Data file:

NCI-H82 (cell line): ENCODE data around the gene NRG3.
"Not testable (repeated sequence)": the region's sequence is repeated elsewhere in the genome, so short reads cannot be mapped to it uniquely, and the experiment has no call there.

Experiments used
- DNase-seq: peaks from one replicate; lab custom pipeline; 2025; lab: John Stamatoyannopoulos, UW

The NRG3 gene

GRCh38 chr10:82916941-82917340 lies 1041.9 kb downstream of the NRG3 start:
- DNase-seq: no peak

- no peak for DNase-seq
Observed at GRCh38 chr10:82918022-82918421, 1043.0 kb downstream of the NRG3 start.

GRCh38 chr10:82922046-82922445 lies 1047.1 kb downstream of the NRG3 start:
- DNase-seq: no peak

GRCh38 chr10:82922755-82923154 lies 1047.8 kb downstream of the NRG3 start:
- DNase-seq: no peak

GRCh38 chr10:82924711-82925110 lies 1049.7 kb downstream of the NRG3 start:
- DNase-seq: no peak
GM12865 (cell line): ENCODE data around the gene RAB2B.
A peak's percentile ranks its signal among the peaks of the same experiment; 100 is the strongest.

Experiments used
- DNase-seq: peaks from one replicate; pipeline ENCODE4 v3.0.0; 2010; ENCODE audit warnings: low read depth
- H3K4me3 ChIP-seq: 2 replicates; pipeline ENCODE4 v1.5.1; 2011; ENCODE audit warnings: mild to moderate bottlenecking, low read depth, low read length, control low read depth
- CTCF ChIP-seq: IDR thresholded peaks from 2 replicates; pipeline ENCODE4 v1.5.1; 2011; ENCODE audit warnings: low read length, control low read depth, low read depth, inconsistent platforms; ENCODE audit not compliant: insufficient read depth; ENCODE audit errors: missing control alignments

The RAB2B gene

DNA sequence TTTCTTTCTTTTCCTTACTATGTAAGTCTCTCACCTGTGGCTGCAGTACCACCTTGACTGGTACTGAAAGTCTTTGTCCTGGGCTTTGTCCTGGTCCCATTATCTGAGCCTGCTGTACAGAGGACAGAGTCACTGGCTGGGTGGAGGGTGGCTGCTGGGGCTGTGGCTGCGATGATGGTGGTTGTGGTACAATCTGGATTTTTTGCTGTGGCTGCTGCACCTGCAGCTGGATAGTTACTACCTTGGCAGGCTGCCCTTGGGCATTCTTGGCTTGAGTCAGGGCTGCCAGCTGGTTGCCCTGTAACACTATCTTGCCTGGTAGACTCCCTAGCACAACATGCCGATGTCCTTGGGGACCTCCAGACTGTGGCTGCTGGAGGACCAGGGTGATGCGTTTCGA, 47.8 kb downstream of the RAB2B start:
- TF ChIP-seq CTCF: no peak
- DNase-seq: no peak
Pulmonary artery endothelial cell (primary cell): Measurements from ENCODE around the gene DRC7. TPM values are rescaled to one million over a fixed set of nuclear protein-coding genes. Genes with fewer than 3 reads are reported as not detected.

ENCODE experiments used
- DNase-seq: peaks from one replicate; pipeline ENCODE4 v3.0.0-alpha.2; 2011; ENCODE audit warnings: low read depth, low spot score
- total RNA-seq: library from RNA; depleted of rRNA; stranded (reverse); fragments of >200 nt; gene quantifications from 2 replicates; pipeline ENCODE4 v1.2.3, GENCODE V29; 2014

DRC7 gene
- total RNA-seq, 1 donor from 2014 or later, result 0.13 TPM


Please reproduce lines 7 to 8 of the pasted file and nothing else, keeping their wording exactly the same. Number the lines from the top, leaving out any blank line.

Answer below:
- DNase-seq: no peak

- no peak for DNase-seq